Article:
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SERDCE

Tech/Extreme Prog Metal • Belarus


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Serdce biography
SERDCE is a progressive death metal act from Belarus (Minsk) formed in 1997. The band released their debut full-length studio album Aritmiya in 2003. Cyberly followed in 2004 and The Alchemy Of Harmony in 2009.

The band combines brutal death metal with very technical playing standards. Their sound deviates from most Progressive Metal Bands due to the jazzy leanings of the material and the unpredictable song structures.

Biography by Bonnek.

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SERDCE discography


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SERDCE top albums (CD, LP, MC, SACD, DVD-A, Digital Media Download)

4.00 | 4 ratings
Aritmiya
2003
4.33 | 6 ratings
Cyberly
2004
4.67 | 9 ratings
The Alchemy of Harmony
2009
4.08 | 6 ratings
Timlessness
2014

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SERDCE Reviews


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 Timlessness by SERDCE album cover Studio Album, 2014
4.08 | 6 ratings

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Timlessness
Serdce Tech/Extreme Prog Metal

Review by siLLy puPPy
Collaborator PSIKE, JR/F/Canterbury & Eclectic Teams

4 stars SERDCE dates back to 1997 when the band formed in Gomel, Belarus as Cor but having relocated to the capital city Minsk, singer and guitarist Nik Goroshko changed the band's name to SERDCE and crafted a unique brand of death metal that soon would become more infused with elements of progressive rock and jazz-fusion which made the band stand out from the very beginning despite being compared to many other more technical infused death metal ban ds like Sadist, Cynic, Atheist, Martyr and Augury. While the band's debut "Аритмия" got the band's feet wet as far as the recording process was concerned, it wasn't until the band's second album "Cyberly" that they dropped the Russian language and looked internationally beyond the borders of their homeland and only released albums and track titles in English.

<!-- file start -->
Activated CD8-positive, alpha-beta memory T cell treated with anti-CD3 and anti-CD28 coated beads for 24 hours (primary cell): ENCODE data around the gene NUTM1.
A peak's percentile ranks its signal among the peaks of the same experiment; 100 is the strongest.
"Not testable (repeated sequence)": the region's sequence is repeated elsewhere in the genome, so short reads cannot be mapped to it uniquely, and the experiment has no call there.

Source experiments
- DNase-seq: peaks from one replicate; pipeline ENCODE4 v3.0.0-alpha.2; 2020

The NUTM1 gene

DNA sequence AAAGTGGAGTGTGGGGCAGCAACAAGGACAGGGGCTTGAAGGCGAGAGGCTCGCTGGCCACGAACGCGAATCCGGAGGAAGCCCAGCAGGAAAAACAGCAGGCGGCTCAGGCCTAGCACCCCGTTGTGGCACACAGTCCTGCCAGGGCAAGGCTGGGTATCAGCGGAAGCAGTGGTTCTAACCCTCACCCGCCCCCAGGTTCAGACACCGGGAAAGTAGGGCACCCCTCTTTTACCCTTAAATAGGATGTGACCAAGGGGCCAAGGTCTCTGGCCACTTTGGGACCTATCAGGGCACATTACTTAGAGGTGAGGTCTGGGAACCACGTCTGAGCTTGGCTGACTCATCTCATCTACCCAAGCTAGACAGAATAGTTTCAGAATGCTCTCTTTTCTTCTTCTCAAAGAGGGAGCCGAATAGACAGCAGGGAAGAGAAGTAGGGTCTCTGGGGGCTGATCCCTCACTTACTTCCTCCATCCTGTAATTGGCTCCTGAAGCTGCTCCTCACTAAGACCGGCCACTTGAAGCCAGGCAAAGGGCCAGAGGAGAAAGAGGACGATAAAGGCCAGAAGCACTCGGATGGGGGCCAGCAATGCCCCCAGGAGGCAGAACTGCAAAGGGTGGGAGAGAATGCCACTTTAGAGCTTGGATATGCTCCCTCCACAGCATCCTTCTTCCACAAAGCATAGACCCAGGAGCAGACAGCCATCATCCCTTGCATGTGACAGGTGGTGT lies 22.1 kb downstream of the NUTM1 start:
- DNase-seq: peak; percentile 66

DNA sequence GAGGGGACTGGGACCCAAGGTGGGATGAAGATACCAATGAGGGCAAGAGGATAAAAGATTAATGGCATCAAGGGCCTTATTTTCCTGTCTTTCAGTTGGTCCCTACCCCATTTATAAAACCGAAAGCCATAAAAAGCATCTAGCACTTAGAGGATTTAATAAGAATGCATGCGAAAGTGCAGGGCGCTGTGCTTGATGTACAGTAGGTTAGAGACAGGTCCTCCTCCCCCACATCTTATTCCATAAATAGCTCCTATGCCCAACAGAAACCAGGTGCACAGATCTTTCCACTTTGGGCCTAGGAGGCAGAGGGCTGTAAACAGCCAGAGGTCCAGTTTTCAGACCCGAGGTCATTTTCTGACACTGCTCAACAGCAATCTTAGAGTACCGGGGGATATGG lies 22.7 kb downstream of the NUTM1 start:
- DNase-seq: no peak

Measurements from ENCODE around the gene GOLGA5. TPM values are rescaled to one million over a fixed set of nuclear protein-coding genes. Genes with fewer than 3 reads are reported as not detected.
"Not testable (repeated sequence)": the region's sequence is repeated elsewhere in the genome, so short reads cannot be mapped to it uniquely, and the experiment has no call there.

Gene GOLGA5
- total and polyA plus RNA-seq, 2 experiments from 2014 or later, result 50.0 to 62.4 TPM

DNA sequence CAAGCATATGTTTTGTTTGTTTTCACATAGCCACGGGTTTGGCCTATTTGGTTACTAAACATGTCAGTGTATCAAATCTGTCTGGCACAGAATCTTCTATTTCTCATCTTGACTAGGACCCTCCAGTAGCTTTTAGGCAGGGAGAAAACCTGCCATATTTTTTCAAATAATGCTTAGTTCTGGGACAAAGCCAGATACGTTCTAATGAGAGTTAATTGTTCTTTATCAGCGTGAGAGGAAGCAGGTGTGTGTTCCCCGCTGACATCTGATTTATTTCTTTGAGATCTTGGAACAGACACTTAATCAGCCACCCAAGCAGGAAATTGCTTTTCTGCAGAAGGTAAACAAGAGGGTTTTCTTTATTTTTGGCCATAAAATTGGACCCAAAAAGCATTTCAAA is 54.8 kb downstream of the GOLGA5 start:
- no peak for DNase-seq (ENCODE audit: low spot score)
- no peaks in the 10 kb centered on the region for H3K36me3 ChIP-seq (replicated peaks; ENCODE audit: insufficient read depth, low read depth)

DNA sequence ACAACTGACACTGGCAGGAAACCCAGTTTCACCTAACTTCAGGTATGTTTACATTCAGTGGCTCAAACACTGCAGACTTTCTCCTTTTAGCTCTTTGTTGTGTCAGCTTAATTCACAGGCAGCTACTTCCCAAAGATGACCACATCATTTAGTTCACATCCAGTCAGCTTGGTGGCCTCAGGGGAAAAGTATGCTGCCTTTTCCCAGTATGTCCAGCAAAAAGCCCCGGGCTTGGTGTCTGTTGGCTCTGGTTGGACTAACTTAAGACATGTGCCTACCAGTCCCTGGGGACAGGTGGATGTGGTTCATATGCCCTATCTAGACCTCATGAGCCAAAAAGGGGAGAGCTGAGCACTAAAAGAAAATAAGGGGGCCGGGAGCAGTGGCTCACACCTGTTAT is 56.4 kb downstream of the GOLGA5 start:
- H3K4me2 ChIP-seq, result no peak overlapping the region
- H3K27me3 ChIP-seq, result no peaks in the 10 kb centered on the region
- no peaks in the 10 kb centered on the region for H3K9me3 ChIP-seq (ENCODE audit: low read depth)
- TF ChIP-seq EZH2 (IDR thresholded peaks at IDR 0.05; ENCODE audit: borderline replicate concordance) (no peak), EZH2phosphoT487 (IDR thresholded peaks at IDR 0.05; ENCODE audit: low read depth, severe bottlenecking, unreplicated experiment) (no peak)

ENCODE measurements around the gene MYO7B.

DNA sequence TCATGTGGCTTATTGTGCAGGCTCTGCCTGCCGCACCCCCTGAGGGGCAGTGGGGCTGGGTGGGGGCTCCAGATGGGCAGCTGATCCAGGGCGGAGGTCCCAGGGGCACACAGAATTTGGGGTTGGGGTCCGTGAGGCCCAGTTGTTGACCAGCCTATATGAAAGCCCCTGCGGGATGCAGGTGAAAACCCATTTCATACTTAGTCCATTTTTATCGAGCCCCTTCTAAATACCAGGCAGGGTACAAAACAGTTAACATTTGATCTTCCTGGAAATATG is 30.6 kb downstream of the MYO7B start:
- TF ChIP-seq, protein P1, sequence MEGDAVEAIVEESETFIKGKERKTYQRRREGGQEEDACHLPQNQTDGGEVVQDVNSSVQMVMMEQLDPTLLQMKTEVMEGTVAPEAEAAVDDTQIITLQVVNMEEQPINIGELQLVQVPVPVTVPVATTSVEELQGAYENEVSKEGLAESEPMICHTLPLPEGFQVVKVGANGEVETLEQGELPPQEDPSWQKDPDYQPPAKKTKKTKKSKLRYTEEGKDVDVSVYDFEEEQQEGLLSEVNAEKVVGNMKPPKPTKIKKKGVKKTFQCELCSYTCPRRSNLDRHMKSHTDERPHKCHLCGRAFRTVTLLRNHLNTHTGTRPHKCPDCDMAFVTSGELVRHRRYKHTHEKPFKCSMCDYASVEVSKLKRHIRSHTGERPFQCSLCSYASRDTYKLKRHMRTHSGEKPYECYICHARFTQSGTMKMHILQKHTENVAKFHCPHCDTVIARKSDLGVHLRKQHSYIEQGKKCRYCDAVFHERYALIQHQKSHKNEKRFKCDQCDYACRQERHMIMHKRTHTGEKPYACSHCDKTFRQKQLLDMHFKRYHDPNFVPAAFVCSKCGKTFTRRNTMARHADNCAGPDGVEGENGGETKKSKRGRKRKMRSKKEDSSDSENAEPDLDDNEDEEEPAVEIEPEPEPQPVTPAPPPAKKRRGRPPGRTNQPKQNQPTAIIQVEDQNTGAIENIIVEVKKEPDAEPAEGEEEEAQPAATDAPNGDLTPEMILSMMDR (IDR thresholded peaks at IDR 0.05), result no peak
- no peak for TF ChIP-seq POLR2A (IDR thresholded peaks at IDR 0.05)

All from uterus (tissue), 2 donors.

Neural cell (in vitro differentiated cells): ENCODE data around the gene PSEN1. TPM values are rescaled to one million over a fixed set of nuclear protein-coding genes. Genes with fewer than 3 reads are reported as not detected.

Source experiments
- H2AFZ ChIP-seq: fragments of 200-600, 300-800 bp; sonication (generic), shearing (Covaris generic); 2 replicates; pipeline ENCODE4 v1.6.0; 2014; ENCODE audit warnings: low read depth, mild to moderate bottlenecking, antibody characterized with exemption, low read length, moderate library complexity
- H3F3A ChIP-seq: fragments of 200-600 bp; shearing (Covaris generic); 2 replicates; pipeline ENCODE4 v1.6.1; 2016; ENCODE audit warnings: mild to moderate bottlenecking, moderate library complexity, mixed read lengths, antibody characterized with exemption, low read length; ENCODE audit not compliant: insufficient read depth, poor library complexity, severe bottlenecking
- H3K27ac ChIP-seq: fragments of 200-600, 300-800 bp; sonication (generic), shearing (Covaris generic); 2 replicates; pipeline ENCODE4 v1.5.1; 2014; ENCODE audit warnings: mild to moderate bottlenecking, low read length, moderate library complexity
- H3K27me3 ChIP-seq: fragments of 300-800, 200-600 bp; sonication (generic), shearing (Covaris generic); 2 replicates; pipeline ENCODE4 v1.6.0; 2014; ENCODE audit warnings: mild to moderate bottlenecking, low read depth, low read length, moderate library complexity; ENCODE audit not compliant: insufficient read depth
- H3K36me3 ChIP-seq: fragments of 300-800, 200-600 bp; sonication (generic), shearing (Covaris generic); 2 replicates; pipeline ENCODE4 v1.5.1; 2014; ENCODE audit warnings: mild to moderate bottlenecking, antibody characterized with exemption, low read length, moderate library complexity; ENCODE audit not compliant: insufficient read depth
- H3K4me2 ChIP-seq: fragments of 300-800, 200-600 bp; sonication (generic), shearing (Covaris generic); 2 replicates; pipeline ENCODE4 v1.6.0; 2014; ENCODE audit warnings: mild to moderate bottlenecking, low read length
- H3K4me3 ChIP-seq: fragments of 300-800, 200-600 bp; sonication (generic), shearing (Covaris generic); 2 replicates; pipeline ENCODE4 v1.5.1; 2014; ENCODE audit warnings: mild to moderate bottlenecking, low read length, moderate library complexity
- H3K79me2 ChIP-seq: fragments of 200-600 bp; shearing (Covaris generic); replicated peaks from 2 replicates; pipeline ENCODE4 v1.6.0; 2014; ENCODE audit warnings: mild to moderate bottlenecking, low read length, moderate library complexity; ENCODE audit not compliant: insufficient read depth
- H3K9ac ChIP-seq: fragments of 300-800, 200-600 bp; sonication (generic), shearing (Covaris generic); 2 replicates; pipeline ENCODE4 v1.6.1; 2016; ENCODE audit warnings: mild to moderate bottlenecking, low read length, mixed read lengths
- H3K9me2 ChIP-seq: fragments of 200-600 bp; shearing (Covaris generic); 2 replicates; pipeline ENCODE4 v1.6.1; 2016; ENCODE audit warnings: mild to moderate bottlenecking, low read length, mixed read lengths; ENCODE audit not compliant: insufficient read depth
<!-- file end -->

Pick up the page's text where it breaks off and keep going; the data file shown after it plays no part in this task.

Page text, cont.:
TIMELESSNESS is the band's fourth album and last since 2014 and the band seems to be in hibernation as no official breakup has been announced as far as i'm aware. This album which features the lineup Nik Goroshko (vocals, guitars), Alex Kharevich (bass), Oleg Kreslavskij (keyboards, programming) and Andrew D. Dybal (drums, percussion) continues the unique amalgamation of tech death metal with jazz and classical elements only adds heavier doses of progressive rock. Similar to progressively inclined extreme metal bands like Enslaved, Mastodon and Cynic, SERDCE began with the emphasis more on the extreme metal parts but continued to expand the sonic palette to include various tones and textures along with more liberal uses of clean vocal styles.

While technical death metal and progressive death metal are often two totally different beasts altogether, other times they overlap quite nicely and that's exactly where SERDCE fits in. While the brutality of the time signature rich death metal guitar riffs and blastbeats are omnipresent, the album often sounds more like a bonafide progressive metal album with meandering song structures that zigzag in unpredictable ways along with ample moments of non-metal via classical piano rolls, atmospheric chamber rock backdrops or jazzy interludes. Nik Goroshko employs clean vocal techniques as often as the gnarled aggressive growls. Melancholic violins and pianos evoke a bit of My Dying Bride while heavy instrumental stampedes with keyboard frenzies bring Dream Theater to mind.